When you're the lone person in a business, you are the product, and it's up to you to “toot your own horn.” While some entrepreneurs easily tell others about the value they provide, others find it uncomfortable to do so.
Sometimes listing achievements feels like showing off, and clients don't like doing business with a showoff. Yet promoting yourself is paramount if you are to grow your one-person shop.
Companies with PR and other sales/marketing staff can let them “talk up the person and the company.” A few businesses hire consultants to help with publicity and promotion, but not everyone has this luxury.
Even if the press releases are well written, sending them out yourself can come across as if you think you're the end-all, be-all (which you have to think of when you're a one-person band). How do make your “product” sing without hitting a wrong note?
Not musical? The SWOT Team Orchestra is ready to tune in to your problem. Write and ask us about a dilemma you face, and you will receive a free copy of our book, A Marketer's Guide to e-Newsletter Publishing.
In a previous dilemma, Dalton wanted to know if getting a degree would help his already-impressive marketing career. See below for what your peers think.
Team up and share your experiences!
- Give advice about this issue's dilemma.
- Read your peers' responses to the previous dilemma (below).
- Submit your dilemma.
This Issue's Dilemma
SWOT Category: Internal Weakness
Selling a One-woman Band
I'm a one-woman band. In other words, I'm the lone person in my business, in which I offer a service. Obviously, this means I have to sell myself as a product. I've seen others sell their services and it comes across as egotistical, self-serving, or some other negative way, whether or not it is meant to. Sending a press release or letter to a reporter or business about your own strengths or superiorities is vital to your business' success. But how do you get the needed publicity in such a way that it doesn't rub recipients the wrong way?
—Anonymous, Business Owner
SWOT Category: Internal Weakness
Is the absence of a degree limiting my career opportunities?
I have spent the last 15 years of my career working either as the owner of my own business or working in executive roles for other companies. Although I chose not to take the academic route, I have always been very successful in my career, until now.
Over the last couple of years, it has been more of a challenge to find companies willing to pay me what I am accustomed to. I'm wondering if despite my years of experience, my degreeless CV doesn't stand up against my university-educated counterparts'. SWOT Team readers, is it time for me to head back to school?
—Dalton T., President and Interim Executive, Anonymous Company
Summary of Advice Received
Fifty years ago, the high school graduate had the option of getting a job, going to college, or entering the military—and his or her chances of success were about even, no matter the road taken. Today, the graduate is almost always expected to go to college, if he expects to succeed in the workforce.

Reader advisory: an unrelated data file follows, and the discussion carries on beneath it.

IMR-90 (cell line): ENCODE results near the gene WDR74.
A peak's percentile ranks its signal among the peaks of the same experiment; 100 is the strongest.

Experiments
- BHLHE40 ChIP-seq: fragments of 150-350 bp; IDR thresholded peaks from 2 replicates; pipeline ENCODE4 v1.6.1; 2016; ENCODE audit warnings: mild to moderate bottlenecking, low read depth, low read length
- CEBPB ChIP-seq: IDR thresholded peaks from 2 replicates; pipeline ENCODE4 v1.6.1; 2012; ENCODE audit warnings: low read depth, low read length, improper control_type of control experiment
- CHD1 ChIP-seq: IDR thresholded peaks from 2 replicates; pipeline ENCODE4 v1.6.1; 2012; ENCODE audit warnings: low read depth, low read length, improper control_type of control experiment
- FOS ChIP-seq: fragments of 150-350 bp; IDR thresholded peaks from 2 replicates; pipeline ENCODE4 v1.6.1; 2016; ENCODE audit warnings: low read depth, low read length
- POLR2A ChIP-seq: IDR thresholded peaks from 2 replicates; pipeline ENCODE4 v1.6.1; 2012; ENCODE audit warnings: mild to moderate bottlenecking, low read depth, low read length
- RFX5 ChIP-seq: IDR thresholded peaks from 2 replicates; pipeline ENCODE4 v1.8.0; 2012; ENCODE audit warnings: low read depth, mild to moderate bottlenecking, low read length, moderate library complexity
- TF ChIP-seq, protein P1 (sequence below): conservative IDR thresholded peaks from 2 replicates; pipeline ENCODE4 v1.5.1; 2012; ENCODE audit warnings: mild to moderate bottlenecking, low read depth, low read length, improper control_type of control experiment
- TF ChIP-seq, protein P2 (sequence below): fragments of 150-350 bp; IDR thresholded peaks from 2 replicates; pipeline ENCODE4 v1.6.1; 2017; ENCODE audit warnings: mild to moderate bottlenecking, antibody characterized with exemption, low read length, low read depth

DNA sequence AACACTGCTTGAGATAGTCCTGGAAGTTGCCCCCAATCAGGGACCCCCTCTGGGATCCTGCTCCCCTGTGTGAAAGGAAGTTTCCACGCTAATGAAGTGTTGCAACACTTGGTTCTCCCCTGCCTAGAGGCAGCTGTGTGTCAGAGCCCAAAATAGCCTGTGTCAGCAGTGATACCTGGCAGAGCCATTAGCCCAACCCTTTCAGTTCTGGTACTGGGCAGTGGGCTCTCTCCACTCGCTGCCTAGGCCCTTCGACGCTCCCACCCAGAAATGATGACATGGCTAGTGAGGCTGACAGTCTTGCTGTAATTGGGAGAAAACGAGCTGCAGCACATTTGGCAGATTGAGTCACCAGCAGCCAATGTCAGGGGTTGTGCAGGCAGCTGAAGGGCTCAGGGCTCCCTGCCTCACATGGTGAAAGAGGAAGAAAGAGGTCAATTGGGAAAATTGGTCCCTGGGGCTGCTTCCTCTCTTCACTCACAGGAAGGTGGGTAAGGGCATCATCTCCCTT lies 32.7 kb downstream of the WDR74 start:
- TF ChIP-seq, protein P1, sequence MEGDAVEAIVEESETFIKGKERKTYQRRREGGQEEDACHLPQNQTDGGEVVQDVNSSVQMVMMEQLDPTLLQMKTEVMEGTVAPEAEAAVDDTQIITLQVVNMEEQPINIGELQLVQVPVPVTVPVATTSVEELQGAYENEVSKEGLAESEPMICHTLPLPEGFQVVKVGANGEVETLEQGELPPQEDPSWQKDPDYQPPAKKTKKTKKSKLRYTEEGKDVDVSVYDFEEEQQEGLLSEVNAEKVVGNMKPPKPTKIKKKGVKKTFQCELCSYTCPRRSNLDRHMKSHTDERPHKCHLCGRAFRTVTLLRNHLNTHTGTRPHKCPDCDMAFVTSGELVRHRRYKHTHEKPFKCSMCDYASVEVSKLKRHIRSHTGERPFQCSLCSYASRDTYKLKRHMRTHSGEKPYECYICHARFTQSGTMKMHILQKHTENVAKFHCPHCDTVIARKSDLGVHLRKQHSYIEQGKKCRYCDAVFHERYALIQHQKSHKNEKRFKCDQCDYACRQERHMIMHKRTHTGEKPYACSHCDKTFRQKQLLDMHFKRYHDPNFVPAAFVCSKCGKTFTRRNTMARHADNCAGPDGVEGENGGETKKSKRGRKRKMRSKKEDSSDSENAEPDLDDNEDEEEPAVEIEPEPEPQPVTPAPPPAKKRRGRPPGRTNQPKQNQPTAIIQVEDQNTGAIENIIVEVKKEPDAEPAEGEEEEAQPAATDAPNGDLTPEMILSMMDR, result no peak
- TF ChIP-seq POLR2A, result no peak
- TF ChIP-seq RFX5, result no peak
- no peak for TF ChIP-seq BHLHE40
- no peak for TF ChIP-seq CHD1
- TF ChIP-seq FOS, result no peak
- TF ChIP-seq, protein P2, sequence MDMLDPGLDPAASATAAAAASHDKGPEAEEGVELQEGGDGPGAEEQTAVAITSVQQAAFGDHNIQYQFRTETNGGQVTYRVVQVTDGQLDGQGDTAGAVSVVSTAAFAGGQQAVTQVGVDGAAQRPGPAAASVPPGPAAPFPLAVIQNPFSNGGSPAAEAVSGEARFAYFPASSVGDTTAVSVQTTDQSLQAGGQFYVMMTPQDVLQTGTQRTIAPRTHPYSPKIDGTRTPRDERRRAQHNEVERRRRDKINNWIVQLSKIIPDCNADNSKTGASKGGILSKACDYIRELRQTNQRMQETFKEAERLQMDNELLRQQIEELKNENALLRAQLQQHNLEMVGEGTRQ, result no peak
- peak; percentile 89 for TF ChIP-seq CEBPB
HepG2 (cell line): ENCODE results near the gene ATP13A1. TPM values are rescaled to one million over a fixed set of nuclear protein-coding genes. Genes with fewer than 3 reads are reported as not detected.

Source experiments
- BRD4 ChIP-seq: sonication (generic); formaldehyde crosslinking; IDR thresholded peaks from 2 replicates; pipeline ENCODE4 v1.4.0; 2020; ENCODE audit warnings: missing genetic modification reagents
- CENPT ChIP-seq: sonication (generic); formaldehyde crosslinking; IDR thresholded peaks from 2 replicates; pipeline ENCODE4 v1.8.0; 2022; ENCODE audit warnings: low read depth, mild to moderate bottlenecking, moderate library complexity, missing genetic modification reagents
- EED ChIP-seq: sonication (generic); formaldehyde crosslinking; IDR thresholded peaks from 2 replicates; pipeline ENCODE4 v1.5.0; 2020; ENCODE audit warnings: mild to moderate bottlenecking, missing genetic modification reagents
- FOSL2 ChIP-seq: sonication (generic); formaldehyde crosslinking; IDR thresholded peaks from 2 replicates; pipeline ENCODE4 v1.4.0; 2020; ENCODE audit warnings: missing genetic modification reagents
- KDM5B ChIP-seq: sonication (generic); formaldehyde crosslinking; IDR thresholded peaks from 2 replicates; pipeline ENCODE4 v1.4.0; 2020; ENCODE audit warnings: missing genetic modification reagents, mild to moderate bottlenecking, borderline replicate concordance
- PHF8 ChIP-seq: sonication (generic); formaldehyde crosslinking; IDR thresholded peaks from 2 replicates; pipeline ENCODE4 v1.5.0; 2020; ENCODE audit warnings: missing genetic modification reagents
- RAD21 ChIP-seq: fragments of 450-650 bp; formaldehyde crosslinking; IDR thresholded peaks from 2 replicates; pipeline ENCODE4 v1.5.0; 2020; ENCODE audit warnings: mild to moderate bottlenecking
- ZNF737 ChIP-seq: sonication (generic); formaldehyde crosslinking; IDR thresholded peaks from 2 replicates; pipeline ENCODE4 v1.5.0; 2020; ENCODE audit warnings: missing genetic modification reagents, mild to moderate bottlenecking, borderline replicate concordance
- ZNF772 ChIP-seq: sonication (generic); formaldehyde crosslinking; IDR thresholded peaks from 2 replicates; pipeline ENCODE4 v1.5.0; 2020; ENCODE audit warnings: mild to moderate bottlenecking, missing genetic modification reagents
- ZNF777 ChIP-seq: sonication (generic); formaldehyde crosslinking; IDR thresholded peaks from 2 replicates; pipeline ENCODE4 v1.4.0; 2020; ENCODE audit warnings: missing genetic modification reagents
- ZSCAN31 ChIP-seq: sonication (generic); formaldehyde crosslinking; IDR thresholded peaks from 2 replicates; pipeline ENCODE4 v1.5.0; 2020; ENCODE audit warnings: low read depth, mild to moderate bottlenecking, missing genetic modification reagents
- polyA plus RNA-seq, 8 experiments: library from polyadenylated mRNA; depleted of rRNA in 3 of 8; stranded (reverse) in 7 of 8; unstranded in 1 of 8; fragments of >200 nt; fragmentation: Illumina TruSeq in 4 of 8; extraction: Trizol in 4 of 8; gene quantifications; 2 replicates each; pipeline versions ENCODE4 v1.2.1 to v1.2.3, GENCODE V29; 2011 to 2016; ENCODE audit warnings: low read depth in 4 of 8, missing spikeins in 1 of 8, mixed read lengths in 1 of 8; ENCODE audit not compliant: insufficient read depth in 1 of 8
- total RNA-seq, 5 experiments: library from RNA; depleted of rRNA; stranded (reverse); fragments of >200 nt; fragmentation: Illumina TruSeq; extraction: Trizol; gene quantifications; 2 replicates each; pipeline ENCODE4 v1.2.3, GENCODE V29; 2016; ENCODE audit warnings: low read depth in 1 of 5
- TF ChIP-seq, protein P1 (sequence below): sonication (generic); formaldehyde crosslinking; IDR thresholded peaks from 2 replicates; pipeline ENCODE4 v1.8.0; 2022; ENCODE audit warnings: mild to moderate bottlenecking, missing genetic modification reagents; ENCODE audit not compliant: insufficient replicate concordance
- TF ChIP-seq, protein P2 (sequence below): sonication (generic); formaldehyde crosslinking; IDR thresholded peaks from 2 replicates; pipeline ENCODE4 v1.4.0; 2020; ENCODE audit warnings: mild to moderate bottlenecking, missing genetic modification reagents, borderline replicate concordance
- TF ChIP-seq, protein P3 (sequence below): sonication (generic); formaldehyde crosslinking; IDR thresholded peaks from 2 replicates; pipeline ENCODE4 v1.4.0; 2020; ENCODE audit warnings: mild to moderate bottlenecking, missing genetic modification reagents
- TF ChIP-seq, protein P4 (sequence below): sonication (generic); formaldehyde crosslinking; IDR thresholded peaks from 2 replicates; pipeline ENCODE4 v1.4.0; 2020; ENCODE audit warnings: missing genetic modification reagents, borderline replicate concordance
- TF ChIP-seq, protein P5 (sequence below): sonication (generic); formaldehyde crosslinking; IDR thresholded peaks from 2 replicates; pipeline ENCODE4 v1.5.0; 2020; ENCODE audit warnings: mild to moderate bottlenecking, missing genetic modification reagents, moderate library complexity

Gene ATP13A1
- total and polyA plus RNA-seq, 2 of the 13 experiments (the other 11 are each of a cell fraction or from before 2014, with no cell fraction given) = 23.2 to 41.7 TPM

Times have changed, however, as college graduates often finish more than four years after starting college after working, traveling, and requiring more credits to graduate. How does education impact those who are successful in their careers? We can hardly say a negative thing about education, as you can never go wrong in taking a class, but it takes time and resources to pursue a full-fledged degree. The SWOT Team put its thinking caps on to advise Dalton of his career stall concerns.
Here's what your peers had to say:
- Count real world experience.
- Review career and character.
- Give value to results.
- Consider education an investment.
- Factor in other factors.
1. Count real-world experience
Going on a reality show or Real World doesn't count as real-world experience. Many job descriptions state “such and such degree or equivalent experience.” Obviously, real-world experience is worth as much as a degree.
Rob Williams, Internet ministry and marketing director for the Global Technology Office for CCCI, thinks a portfolio is more important than a degree in some careers, such as those in artistic fields. He points that most fields are run by “the educated,” and they're the ones who tend to do the hiring by looking at two things: experience and education. The more you have of each, the better off you'll be.
Michael Perla, a principal consultant, shares 15 years of experience:
It shouldn't matter whether or not you have a degree. A degree is about aptitude or what you might achieve as opposed to achievement, what you have achieved. You have a bit of the latter and should be able to demonstrate that you're a quick study/learner and can ramp up in any area to which you set your mind.
If you can demonstrate that you've built a company—and hurdled all of its attendant headaches—and were a successful executive who created specific, measurable value, then not getting a job seems to be about other aspects.
Many bios of executives don't even have their education on them. They talk about what they've achieved and the value they've created. You need to sell the value you've created, your track record and litany of achievements. I would also do a post-mortem, if you can, of firms that don't hire you. What were the reasons? You can better confirm/deny your hypotheses.
Another reader believes certification may help Dalton's dilemma, as the desired skill sets are changing at a very rapid rate in today's work environment. He also mentions that with many companies downsizing and a higher unemployment rate, companies are taking advantage of the atmosphere to deflate payroll from the ballooning of the '90s.
2. Review career and character